But the bad news kept coming in. In May 2016, after a meeting with the Major Cities Chiefs Association, Comey again went public with his concerns. “The [violent crime] numbers are not only going up, they’re continuing to go up in most of those cities faster than they were going up last year,” he said in a press conference. And again he articulated the most likely cause for this reversal of the two-decades-long crime decline: “Police are less likely to do the marginal additional policing that suppresses crime—the getting out of your car at 2 in the morning and saying to a group of guys, ‘Hey, what are you doing here?’”

The Obama White House struck back swiftly against this latest refutation of its narrative of police-driven racial oppression. “This administration makes policy decisions that are rooted in evidence, that are rooted in science,” sniffed Josh Earnest, the White House press secretary. “We can’t make broad, sweeping policy decisions or draw policy conclusions based on anecdotal evidence. That’s irresponsible and ultimately counterproductive.” Earnest’s condescension was sickening, especially because the Obama administration routinely accused the police of an epidemic of racially biased shootings, without any regard to data. Had they bothered to look, Obama and his analysts would have found that the data demonstrate conclusively that police activity, including the use of lethal force, is determined by crime, not race.

When the final tally came in, reported homicides in 2015 had risen nearly 12 percent, the largest one-year increase in nearly 50 years. In cities with large black populations, the homicide increase ranged from 54 percent in Washington to 90 percent in Cleveland. An additional 900 black males were murdered in 2015 compared with the previous year.  The 2016 increase looks to be almost as bad, though the Left continues to downplay the ongoing loss of black lives. 

Comey’s dissent from the party line was evident in the FBI’s investigation of the Michael Brown shooting, the event that jumpstarted the Black Lives Matter movement in August 2014. Working in conjunction with the Justice Department’s Criminal Section and the U.S. Attorney in Missouri, the FBI exposed the “hands-up, don’t-shoot” hoax that had depicted a peaceful Michael Brown being gunned down in cold blood by Officer Darren Wilson. The FBI–DOJ report on the Brown shooting, released in March 2015, fully supported the November 2014 decision of the St. Louis grand jury not to indict Wilson (a verdict that set off a second round of riots in Ferguson). Obama and Attorney General Eric Holder were clearly furious at the FBI’s exculpation of Wilson, and they groused that the decision not to bring civil rights charges against him was the product of a standard for culpability that was prohibitively high. In fact, under no standard of culpability could Wilson have been found guilty.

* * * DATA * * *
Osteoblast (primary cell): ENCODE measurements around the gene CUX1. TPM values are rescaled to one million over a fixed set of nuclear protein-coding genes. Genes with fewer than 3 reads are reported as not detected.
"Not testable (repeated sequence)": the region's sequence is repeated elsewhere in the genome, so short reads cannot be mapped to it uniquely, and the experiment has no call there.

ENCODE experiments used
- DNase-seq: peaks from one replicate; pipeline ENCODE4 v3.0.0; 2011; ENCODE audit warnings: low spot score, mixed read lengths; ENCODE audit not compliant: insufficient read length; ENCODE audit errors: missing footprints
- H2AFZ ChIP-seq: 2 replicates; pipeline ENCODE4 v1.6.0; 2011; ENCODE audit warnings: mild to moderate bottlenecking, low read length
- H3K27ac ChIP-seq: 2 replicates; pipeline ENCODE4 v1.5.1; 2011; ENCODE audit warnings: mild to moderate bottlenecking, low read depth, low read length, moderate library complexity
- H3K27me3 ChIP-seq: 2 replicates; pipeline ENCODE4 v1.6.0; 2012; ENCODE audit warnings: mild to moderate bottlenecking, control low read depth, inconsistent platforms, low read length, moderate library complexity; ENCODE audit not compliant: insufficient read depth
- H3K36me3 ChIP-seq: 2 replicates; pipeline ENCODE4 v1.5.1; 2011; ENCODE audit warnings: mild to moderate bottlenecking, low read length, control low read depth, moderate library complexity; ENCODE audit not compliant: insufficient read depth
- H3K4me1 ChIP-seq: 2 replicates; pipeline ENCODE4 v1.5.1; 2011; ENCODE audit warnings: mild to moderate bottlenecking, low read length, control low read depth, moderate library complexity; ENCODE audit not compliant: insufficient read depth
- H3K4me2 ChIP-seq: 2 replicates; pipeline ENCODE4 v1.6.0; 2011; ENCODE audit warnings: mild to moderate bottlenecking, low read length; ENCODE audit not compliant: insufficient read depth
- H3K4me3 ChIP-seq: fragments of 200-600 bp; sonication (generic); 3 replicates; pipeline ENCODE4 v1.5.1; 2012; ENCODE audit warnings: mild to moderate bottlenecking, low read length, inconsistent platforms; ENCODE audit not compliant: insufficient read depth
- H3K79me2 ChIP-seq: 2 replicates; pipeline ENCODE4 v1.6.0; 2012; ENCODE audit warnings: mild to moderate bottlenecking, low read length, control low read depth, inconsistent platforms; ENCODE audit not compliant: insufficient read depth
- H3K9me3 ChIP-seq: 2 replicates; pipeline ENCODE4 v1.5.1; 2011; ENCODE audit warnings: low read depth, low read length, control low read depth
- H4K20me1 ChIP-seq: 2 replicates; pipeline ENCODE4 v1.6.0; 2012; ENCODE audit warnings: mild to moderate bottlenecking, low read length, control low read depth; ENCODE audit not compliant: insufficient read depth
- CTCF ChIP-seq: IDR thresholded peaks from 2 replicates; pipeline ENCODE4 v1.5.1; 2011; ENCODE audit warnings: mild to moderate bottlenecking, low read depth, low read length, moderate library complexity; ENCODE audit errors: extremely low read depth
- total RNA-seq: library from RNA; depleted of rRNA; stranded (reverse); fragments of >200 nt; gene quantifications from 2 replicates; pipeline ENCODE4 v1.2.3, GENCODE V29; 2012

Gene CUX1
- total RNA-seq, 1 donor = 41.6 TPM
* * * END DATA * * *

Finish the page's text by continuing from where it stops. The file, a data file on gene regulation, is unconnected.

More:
Comey’s FBI also defied attorneys in the Justice Department’s Civil Rights Division, who have been pressing for a criminal indictment against New York police officer Daniel Pantaleo for the 2014 death of Eric Garner in Staten Island. The FBI agents and federal prosecutors who were actually analyzing the case, however, had found little ground to indict. Attorney General Loretta Lynch then removed the New York team of FBI agents and investigators, replacing them with Civil Rights Division lawyers.

Comey anticipated Trump’s rightful focus on the Chicago “carnage.” In his October 2015 Chicago law school speech, he pointed out that more than 50 people had been shot in the city in one weekend the previous month; the next weekend, the toll was higher. The victims included an 11-month-old boy shot in the hip and his mother and grandmother, who were killed right next to him. And Obama’s dismissal of Comey’s crime warnings was a warmup for his disregard of Trump’s similar observations. Trump decried the spike in urban violence in his Republican Convention acceptance speech. In response, Obama again rationalized the 2015 homicide surge as a mere “uptick in murders and violent crime in some cities.” Comey’s defiance of the Obama White House narrative on crime and policing showed a streak of independence now being characterized as self-centered and capricious. Perhaps this independence crossed the line into insubordination in the FBI’s election investigations, but it was sorely needed during the Obama years and provided the only honest official voice with regards to law enforcement. Attorney General Jeff Sessions recognizes the destruction wrought by the Black Lives Matter movement—now Sessions and the president together must find a replacement for Comey who shares the ousted director’s deep understanding of how crucial policing is to public safety.

Heather Mac Donald is the Thomas W. Smith Fellow at the Manhattan Institute, a contributing editor of City Journal, and the author of the bestselling The War on Cops.

Photo by Andrew Burton/Getty Images